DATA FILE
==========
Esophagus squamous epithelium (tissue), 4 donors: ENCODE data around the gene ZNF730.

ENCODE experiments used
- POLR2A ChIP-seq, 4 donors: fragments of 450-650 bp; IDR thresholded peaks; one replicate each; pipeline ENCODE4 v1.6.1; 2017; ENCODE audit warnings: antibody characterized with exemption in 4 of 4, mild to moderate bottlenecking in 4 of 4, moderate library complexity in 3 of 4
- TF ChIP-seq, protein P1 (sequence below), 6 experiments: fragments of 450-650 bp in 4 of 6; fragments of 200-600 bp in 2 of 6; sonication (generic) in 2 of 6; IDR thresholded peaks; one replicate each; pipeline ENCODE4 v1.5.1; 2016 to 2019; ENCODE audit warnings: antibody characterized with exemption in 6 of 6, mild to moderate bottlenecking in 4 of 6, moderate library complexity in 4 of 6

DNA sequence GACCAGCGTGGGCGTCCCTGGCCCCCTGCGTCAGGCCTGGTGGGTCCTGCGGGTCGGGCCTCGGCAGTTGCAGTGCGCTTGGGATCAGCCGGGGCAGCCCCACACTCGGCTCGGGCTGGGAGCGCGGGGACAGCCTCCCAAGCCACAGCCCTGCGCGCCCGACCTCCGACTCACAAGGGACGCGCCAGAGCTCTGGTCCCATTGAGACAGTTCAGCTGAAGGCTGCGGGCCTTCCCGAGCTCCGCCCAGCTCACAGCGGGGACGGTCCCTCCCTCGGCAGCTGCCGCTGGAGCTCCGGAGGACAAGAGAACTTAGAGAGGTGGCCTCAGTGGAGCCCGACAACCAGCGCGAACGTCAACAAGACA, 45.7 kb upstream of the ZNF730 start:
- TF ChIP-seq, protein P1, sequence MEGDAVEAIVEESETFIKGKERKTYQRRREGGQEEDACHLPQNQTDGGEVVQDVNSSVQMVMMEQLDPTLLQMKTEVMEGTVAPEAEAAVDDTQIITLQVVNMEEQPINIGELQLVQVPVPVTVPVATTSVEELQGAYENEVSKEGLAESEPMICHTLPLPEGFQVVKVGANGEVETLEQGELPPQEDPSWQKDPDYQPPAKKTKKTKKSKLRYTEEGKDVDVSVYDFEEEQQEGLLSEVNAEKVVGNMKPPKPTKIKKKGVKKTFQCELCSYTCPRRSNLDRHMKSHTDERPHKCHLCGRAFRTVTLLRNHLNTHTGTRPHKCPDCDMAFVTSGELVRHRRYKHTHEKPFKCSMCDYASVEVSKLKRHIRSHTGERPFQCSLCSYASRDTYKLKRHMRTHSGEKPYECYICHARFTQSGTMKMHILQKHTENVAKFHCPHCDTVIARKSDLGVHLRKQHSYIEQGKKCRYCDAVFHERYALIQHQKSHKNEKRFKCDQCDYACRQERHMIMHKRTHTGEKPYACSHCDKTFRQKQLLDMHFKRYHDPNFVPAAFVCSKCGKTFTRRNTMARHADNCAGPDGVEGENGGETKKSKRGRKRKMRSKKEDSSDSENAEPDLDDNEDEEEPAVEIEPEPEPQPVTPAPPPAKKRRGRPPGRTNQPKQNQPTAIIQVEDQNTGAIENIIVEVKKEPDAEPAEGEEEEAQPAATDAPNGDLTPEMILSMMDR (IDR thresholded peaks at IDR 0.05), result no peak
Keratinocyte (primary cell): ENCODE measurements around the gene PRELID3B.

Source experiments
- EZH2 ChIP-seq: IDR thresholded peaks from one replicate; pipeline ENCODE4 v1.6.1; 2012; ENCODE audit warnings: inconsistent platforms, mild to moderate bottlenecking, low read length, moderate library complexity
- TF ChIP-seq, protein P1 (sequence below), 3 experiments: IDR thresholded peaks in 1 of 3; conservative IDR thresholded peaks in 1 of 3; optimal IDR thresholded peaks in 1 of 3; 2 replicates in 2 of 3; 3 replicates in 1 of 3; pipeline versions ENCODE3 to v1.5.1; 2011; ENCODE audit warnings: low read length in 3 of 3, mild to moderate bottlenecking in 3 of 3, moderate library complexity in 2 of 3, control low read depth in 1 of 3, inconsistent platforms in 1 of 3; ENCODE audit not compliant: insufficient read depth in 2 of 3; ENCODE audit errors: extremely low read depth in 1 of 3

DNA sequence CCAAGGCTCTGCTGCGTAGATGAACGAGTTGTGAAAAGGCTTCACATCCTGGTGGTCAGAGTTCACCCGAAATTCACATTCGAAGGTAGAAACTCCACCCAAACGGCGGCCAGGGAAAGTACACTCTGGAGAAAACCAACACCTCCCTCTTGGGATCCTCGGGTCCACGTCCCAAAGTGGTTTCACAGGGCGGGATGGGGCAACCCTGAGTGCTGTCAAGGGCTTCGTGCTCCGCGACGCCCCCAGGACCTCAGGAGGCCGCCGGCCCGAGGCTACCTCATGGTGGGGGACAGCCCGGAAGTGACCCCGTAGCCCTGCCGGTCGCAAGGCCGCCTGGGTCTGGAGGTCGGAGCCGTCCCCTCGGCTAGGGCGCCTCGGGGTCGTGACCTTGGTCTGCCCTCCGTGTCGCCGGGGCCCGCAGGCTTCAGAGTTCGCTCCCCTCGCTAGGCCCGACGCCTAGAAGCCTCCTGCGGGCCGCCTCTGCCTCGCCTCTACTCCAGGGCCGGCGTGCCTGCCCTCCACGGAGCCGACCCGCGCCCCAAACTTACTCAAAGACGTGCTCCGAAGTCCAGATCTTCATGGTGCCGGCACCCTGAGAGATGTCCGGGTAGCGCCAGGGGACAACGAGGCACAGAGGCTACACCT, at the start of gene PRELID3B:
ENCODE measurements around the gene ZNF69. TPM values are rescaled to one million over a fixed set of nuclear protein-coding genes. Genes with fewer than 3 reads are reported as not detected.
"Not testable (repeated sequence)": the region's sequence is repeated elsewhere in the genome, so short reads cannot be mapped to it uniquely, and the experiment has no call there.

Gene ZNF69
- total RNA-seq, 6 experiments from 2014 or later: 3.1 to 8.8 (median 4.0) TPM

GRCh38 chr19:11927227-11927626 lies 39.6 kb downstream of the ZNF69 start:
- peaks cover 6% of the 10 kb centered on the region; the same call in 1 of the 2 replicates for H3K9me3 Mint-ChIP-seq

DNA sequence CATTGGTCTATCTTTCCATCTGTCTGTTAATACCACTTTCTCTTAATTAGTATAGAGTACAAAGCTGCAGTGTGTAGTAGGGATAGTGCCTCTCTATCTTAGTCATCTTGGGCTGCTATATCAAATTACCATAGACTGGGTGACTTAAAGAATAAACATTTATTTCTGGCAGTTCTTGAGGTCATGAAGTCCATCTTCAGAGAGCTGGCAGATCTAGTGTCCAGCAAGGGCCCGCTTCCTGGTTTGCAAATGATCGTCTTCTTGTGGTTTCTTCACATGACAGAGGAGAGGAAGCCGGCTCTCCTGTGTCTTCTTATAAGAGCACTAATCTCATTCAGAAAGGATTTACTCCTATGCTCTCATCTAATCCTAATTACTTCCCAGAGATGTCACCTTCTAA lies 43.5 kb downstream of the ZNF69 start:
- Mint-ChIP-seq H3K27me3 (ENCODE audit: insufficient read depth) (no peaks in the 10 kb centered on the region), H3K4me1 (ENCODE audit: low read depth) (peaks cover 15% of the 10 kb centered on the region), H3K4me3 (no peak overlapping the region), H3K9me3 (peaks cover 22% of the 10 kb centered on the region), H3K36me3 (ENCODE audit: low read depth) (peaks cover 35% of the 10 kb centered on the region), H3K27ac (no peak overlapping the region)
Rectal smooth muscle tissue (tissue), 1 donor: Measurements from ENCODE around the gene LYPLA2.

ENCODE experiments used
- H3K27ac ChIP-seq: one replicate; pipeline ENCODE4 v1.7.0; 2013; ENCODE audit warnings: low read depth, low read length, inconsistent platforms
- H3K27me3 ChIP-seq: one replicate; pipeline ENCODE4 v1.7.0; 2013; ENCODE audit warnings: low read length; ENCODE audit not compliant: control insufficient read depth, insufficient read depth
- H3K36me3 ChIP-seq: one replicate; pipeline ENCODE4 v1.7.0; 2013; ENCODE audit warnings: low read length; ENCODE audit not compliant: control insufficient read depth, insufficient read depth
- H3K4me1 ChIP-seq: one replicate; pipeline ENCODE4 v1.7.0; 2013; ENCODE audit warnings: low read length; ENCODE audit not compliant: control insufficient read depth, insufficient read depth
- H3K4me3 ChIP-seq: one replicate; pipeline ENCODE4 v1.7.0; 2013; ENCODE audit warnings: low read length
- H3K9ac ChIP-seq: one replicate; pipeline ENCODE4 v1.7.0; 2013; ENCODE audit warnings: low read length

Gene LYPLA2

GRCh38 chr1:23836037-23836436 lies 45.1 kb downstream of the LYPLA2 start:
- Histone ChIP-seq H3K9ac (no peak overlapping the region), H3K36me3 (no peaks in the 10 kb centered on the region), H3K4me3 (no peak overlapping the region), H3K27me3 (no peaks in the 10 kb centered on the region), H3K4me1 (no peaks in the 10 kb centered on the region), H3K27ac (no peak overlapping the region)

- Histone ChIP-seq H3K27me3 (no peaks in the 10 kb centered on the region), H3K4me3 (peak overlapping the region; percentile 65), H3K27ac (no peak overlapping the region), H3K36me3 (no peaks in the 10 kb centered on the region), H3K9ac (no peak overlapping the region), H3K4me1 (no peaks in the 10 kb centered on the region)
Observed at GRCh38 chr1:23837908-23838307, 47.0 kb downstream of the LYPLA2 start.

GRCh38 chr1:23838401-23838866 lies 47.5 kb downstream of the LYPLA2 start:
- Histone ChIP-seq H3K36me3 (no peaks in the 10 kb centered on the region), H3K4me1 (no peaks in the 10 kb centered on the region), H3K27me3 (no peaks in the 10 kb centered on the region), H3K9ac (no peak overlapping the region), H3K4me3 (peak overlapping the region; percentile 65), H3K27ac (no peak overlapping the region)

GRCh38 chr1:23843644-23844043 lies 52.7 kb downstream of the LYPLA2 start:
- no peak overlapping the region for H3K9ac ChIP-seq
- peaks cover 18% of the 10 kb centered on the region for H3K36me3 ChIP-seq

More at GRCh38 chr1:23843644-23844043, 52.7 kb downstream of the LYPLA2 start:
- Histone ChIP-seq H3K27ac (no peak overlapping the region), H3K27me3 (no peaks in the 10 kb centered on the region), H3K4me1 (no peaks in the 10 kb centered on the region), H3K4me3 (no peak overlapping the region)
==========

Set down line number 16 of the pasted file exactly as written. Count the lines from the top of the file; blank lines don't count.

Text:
GRCh38 chr19:11927227-11927626 lies 39.6 kb downstream of the ZNF69 start: